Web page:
Img 1554

The origins of surfing - Polynesian heritage

More than just a sport, surfing has its roots in the ancient traditions of Polynesia, particularly Hawaii. Practised for centuries, surfing was a central part of the social and spiritual life of the Polynesians.

Getting started in Polynesia

The first surfers were Polynesian islanders who rode the waves on koa wood boards. In Hawaii, surfing, or "he'e nalu", was a sacred ritual symbolising the connection between man and the sea. Chiefs (ali'i) and commoners (maka'ainana) used boards of different sizes depending on their social status.

Discovered by Europeans

Surfing was first documented by Europeans during Captain James Cook's expeditions in 1778. Explorer James King described the skill of Hawaiian surfers with admiration, emphasising their mastery and grace.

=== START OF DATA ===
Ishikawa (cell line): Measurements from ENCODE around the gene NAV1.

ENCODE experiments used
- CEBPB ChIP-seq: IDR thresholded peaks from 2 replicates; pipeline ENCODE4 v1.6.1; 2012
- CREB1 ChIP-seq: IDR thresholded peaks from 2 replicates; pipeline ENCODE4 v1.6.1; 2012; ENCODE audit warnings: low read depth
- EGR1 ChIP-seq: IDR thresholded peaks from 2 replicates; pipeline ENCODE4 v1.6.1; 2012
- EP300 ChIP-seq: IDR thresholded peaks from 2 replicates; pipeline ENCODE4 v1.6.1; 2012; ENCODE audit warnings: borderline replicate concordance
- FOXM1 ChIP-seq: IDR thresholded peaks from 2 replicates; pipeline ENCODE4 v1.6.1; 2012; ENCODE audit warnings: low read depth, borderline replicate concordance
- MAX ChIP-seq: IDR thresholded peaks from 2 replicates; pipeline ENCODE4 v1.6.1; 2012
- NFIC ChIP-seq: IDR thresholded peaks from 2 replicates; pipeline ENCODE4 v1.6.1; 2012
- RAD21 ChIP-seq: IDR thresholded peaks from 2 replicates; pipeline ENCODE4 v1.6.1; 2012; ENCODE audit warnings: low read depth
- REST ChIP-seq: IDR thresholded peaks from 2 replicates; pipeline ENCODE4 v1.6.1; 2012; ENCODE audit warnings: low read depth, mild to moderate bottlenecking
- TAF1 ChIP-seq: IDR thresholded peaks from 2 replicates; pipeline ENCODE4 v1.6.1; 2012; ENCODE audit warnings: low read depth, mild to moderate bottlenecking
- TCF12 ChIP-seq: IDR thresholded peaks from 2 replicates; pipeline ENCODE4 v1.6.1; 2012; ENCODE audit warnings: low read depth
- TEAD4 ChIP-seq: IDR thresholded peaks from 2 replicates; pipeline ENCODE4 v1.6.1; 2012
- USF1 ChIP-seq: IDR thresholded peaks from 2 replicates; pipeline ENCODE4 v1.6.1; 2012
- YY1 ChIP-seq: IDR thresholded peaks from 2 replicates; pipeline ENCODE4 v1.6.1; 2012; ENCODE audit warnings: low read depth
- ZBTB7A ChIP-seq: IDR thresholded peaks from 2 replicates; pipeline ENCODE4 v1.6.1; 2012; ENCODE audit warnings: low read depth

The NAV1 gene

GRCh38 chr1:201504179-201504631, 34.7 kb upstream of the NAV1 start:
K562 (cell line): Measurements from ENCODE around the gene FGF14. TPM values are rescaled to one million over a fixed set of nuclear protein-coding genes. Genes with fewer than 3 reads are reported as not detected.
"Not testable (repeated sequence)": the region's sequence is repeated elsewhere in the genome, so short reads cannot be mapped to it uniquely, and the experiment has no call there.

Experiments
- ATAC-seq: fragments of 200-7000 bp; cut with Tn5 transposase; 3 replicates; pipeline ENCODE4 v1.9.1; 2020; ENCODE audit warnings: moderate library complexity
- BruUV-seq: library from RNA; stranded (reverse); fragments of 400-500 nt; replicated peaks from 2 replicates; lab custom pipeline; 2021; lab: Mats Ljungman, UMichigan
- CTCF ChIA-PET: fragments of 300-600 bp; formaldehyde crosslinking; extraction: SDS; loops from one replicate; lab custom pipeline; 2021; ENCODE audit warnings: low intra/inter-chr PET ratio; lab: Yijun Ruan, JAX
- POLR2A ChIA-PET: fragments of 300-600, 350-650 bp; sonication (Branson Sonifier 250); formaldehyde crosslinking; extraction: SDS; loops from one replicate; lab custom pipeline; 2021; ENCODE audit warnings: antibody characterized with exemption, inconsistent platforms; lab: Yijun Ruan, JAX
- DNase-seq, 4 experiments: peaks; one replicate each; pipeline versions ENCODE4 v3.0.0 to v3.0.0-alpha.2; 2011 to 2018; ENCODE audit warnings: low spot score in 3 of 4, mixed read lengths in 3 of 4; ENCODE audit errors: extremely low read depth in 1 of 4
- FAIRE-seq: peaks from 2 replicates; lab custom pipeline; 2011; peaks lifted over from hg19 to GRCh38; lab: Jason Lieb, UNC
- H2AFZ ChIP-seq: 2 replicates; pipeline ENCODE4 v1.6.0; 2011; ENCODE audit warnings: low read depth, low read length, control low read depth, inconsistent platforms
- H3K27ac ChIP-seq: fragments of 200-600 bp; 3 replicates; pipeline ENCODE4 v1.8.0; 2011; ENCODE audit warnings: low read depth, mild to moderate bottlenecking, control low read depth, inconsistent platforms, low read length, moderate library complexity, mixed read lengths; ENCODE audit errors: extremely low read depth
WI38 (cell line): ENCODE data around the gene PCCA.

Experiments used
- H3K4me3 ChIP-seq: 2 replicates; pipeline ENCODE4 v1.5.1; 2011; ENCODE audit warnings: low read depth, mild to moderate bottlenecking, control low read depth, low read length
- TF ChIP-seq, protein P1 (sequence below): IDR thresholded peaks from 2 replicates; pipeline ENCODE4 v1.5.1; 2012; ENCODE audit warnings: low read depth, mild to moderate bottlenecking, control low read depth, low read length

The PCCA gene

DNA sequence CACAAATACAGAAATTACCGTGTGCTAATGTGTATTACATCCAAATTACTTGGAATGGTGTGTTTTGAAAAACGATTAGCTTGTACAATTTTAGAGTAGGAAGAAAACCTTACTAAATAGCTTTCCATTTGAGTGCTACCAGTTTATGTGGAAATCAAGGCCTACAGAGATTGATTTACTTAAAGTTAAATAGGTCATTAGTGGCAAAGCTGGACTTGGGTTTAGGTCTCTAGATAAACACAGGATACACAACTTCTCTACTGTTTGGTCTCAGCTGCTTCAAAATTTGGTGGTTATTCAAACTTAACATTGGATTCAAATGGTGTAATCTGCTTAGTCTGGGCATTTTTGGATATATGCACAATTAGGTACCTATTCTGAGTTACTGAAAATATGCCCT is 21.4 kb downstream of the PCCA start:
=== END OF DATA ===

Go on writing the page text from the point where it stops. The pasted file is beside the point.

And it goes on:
Decline and Renaissance

The arrival of missionaries in the 19th century led to a decline in surfing, which was seen as a pagan activity. However, in the late 19th and early 20th centuries, iconic figures such as Duke Kahanamoku revitalised surfing. An Olympic athlete and cultural ambassador, Kahanamoku popularised surfing around the world, particularly in California and Australia.


Surfing, with its deep Polynesian roots, has survived the challenges and evolved into a world-renowned sport. It continues to captivate and inspire, connecting people to the sea and to a rich cultural heritage.

Similar Posts